After the motor swap the truck was relieved of its tailgate handle and stake pockets by Marcel Venable and transported to nearby Coast Airbrush, where Tom McWeeney laid down a fresh white basecoat with flat black SS emblems and flat black muscle-car-style stripes. Marcel Venable, Tom McWeeney and I did much of the prep work on the truck before Tom mixed the color courtesy of PPG and Kustom Werx and gave the CK a facelift. This took us into mid-October, and with two weeks to go until the truck had to be on the trailer and headed for Las Vegas, we still had to get the audio system done, get the interior stitched up and in the truck, vinyl dye the dash and door panels, lay the carpet down, get the Line-X bedliner sprayed, and reassemble the truck. After the truck was color sanded and polished, after we had successfully removed the dash and cab plastics, dyed everything black and reinstalled it all, it went to Audio Innovations for the Pioneer sound system. Then it was trailered back to Radi’s Custom Upholstery the following day for the seats to be dropped in for good, and so the black loop carpet could be installed. After that the truck was trailered back to my house where we tweaked on it some more, attending to the small details like installing the custom billet pieces from Empire Motorsports and cleaning up all of the compound from the polishing job. The next night it left for Coast Airbrush for pinstriping, and so that they could install the Holley throttle body and Accel distributor. Somewhere in there we cut it loose for a few days to have the Gibson headers installed at Gibson Performance Exhaust.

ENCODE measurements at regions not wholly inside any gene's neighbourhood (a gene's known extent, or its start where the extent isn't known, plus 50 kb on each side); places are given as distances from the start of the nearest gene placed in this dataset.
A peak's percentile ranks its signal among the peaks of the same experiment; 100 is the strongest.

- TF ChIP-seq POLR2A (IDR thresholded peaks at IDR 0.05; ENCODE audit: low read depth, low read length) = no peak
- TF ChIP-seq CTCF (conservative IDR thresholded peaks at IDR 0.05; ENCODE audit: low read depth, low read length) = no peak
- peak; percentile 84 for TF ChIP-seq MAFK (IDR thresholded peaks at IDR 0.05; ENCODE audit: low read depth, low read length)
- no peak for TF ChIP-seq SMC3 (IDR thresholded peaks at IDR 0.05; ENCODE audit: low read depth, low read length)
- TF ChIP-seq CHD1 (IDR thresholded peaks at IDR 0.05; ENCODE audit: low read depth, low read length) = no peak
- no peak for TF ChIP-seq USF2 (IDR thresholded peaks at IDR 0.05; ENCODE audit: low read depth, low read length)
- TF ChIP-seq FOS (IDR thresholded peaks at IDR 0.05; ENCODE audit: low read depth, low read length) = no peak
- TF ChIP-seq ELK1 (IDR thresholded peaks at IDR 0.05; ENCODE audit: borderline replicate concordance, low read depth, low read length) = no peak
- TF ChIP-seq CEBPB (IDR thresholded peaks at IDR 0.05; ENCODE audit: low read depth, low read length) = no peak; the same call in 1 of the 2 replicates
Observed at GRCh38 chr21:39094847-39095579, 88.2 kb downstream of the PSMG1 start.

The Saturday before we were scheduled to leave for SEMA I pulled off all of the bonspeed wheels and polished them inside and out. This was after I trailered the truck to 714 Motorsports and hoisted the GM Performance Parts LS3 engine into the bed that we had planned as part of the display. I loaded the truck at 10 p.m. that night, and being extra tired, forgot to chalk the front wheels. When the hydraulic ramp of the car trailer came down, the truck rolled forward and pinched me between the front bumper and the trailer’s gravel guard right at the knees. Luckily Mulligan and some family who happened to be visiting ran over and pushed the truck back to free what I thought were a pair of broken legs. Turned out I was okay, but the SEMA rush had gotten the best of me, and I was forced to rest.

The next morning we were on the road to Vegas with the truck in tow. We arrived in town about 10:30 a.m. and headed to our display spot. After a few hours of cleaning we stood back and watched early bird spectators stare at our creation. The truck was well received, and I could not be more proud of what Marcel Venable, Tom McWeeney, Mike Finnegan, Jason Mulligan, Chris Cisali, and I created. A lot of the truck was built right in my home driveway and garage with basic tools, and that is just plain cool. We wrench and build stuff right in our own garages and driveways just like many of you do, and nothing can match the pride you feel the first time a thumb goes in the air for what you built. I learned one very important thing from this year’s SEMA build experience: start earlier!

Until next month keep dragging the frame rails, cranking the hair metal and cruising until the fuel needle hits empty. TN

T-money

tnoack@beckett.com (tnoack null@null beckett NULL.com)

{smoothgallery album=5&timed=true&delay=25000}

Advertisement

Leave a Comment

You must be logged in to post a comment.